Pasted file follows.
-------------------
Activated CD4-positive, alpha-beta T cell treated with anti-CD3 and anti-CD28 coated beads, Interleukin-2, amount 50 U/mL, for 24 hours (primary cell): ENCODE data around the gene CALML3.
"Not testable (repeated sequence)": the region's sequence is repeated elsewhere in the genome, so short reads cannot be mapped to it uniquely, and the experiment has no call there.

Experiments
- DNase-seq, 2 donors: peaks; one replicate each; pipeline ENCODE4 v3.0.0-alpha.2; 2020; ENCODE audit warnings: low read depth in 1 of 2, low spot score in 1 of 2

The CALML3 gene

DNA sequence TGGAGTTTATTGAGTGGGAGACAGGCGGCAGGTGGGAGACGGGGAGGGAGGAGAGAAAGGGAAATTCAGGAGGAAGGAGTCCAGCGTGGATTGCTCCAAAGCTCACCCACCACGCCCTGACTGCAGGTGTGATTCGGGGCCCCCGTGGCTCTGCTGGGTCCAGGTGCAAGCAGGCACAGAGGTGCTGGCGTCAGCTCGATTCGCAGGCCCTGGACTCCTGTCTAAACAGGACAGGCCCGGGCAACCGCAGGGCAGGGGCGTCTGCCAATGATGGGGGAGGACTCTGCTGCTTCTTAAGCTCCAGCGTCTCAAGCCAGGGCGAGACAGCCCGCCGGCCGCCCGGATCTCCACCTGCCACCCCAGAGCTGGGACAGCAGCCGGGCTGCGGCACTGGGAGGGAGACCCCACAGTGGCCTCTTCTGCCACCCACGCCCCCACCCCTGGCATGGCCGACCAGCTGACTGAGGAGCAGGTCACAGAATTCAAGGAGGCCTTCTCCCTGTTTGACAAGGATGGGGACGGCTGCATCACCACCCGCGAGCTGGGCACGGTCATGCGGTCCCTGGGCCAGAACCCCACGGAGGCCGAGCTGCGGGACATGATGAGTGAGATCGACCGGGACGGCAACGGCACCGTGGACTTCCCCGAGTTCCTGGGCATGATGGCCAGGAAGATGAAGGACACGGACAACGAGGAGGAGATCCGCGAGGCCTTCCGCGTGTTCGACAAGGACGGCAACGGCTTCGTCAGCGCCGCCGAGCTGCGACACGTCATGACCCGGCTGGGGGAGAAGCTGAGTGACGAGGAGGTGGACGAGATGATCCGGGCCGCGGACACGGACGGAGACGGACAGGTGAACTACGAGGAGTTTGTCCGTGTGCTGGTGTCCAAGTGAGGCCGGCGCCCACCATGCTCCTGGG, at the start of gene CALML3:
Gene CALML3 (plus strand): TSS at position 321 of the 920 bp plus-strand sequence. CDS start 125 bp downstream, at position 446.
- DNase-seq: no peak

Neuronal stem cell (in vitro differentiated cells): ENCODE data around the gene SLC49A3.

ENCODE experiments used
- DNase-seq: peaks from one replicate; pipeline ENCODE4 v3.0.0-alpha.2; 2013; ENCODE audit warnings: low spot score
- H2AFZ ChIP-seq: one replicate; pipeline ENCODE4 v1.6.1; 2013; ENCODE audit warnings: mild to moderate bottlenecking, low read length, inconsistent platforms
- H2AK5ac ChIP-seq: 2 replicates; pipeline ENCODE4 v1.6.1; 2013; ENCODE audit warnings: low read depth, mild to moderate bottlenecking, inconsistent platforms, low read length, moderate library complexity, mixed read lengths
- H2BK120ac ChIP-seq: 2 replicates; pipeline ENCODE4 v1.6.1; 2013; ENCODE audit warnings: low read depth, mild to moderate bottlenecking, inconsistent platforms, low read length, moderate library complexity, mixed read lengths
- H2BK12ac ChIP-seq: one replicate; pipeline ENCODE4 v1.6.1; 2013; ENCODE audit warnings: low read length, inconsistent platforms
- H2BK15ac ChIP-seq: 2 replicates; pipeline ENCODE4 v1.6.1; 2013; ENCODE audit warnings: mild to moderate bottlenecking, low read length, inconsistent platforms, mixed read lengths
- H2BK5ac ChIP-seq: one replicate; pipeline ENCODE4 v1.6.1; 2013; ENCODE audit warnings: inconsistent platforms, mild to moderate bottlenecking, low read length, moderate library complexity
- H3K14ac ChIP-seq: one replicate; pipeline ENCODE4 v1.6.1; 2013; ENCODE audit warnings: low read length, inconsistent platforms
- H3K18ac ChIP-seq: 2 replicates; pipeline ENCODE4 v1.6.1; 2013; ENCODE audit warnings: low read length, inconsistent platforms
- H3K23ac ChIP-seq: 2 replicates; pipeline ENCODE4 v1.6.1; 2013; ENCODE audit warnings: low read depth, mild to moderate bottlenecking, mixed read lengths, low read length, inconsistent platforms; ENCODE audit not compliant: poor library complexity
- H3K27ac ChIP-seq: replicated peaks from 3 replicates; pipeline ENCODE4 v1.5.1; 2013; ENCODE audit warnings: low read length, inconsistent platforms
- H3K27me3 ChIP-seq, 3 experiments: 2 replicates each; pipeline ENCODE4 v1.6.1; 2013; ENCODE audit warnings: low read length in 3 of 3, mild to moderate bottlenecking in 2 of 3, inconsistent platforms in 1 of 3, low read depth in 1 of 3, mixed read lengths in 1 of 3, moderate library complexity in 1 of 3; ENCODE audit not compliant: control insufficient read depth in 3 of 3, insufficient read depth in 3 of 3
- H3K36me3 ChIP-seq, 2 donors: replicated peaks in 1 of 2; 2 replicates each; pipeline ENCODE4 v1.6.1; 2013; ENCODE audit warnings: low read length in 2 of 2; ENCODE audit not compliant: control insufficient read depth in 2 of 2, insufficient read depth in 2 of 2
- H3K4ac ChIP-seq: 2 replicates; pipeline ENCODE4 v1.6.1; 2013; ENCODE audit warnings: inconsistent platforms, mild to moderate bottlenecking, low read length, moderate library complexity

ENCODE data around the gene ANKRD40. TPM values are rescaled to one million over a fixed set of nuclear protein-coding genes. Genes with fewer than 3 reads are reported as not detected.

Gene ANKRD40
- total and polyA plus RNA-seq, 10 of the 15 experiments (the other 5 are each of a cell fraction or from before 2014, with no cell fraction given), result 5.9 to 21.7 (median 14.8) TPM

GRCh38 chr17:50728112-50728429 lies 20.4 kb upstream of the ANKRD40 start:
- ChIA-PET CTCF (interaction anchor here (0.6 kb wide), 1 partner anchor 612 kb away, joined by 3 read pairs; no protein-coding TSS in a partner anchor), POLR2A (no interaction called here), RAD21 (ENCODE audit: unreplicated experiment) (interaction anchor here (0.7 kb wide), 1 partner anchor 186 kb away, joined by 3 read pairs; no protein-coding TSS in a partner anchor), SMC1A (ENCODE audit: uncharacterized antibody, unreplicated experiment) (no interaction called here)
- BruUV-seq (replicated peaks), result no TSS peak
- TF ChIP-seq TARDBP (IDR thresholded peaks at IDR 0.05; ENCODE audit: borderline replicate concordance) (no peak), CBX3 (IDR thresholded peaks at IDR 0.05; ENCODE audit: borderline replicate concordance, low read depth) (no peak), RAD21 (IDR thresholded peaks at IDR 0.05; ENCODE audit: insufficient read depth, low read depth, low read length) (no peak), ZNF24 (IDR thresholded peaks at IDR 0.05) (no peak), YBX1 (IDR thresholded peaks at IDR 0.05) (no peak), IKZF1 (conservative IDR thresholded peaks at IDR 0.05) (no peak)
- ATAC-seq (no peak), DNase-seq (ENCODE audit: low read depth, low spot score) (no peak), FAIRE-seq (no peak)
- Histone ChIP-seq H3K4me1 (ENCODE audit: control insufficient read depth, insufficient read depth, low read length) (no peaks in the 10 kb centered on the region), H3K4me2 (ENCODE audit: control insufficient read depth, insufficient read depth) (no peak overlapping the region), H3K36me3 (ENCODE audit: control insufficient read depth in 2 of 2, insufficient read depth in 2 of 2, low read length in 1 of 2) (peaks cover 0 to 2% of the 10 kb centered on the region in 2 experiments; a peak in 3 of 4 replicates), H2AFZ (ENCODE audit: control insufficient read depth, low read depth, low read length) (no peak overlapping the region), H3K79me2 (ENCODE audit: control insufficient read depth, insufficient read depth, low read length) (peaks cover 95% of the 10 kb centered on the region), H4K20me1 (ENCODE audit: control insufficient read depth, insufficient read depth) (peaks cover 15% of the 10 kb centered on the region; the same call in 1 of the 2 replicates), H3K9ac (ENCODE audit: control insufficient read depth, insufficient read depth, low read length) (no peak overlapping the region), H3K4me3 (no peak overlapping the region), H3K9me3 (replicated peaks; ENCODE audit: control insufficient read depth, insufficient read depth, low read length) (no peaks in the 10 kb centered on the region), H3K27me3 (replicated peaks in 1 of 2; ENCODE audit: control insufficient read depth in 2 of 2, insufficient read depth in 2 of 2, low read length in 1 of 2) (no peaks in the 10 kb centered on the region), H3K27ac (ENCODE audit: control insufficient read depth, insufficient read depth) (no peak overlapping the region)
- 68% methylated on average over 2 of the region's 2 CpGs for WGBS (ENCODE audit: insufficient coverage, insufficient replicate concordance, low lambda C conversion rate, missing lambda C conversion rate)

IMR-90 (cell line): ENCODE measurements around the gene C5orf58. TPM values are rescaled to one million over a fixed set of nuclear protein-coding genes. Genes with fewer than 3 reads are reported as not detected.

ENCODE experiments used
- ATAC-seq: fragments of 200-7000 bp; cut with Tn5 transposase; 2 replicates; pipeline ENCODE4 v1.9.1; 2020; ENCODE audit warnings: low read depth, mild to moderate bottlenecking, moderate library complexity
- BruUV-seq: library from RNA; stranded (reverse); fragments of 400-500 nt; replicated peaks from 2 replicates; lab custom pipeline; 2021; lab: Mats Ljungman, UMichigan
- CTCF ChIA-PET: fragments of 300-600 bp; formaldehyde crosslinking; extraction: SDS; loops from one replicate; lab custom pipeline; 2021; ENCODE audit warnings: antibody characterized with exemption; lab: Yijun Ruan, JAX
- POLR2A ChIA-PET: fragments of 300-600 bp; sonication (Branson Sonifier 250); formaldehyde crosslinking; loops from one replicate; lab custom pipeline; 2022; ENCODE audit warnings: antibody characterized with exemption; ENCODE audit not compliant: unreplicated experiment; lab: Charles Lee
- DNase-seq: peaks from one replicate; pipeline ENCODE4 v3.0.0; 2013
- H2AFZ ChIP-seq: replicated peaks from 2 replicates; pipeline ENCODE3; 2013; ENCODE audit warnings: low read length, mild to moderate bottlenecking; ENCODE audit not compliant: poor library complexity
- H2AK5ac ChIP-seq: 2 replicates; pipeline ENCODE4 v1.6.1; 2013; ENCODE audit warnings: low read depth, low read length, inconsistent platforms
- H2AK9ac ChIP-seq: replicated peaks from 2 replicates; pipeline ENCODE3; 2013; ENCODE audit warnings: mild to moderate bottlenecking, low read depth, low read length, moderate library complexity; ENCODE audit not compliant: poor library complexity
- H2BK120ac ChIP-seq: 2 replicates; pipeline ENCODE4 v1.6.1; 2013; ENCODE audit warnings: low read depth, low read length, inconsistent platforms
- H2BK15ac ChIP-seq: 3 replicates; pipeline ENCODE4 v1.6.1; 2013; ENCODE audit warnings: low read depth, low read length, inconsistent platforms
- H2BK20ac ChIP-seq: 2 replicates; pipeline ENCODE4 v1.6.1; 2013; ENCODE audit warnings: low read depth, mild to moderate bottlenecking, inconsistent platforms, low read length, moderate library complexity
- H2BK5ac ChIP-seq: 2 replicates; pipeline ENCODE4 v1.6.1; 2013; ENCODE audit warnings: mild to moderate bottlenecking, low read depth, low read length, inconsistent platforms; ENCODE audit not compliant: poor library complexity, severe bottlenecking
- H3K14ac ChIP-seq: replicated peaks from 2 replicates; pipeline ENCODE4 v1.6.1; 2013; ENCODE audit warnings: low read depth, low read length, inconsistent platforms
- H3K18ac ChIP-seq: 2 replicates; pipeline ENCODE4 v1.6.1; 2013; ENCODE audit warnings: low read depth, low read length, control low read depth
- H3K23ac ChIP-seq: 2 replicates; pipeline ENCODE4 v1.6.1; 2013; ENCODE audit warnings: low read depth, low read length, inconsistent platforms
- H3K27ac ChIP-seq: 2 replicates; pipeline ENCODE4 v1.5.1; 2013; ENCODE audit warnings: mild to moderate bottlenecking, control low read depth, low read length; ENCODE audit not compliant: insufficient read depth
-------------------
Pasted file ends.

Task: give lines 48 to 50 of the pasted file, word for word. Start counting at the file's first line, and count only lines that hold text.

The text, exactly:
- H2BK5ac ChIP-seq: 2 replicates; pipeline ENCODE4 v1.6.1; 2013; ENCODE audit warnings: mild to moderate bottlenecking, low read depth, low read length, inconsistent platforms; ENCODE audit not compliant: poor library complexity, severe bottlenecking
- H3K14ac ChIP-seq: replicated peaks from 2 replicates; pipeline ENCODE4 v1.6.1; 2013; ENCODE audit warnings: low read depth, low read length, inconsistent platforms
- H3K18ac ChIP-seq: 2 replicates; pipeline ENCODE4 v1.6.1; 2013; ENCODE audit warnings: low read depth, low read length, control low read depth